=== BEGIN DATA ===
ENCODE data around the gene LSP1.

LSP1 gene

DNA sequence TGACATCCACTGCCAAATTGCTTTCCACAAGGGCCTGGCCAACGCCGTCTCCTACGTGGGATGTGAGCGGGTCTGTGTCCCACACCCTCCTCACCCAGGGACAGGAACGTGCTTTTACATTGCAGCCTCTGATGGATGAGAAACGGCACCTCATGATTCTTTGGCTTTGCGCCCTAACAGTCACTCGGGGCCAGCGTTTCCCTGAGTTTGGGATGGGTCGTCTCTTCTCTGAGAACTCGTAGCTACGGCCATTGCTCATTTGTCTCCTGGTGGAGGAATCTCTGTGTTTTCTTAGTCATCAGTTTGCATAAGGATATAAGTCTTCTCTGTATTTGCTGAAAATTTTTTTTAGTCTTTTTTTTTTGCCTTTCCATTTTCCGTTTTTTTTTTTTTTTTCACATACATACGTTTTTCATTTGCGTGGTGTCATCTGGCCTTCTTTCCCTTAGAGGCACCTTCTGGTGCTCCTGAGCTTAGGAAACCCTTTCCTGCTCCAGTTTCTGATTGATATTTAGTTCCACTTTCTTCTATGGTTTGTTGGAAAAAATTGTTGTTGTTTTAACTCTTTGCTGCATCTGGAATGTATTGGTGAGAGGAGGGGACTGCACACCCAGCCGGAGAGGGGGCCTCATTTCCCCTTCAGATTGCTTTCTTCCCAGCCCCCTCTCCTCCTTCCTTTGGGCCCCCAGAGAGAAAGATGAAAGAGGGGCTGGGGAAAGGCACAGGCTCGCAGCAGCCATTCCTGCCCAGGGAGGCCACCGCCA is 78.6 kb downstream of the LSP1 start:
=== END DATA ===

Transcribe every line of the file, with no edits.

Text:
ENCODE data around the gene LSP1.

LSP1 gene

DNA sequence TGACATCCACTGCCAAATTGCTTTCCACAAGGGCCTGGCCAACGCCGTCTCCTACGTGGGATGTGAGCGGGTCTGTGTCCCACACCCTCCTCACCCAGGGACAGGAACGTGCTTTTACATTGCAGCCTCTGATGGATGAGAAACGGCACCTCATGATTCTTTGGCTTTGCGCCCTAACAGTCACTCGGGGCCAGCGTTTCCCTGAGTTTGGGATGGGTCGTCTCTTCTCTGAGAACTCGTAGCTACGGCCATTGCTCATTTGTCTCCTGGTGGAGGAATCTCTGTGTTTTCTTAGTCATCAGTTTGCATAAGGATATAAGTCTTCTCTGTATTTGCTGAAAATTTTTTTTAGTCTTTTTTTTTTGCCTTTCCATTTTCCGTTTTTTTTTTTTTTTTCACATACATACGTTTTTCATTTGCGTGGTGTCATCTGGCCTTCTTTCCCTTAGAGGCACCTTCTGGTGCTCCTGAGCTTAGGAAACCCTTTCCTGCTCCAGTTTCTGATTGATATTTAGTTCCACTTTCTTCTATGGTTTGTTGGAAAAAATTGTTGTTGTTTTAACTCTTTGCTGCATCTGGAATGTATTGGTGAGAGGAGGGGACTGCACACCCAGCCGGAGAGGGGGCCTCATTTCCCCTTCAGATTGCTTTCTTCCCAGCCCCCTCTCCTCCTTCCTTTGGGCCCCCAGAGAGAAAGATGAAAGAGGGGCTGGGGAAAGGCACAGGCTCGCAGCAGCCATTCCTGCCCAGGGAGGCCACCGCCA is 78.6 kb downstream of the LSP1 start: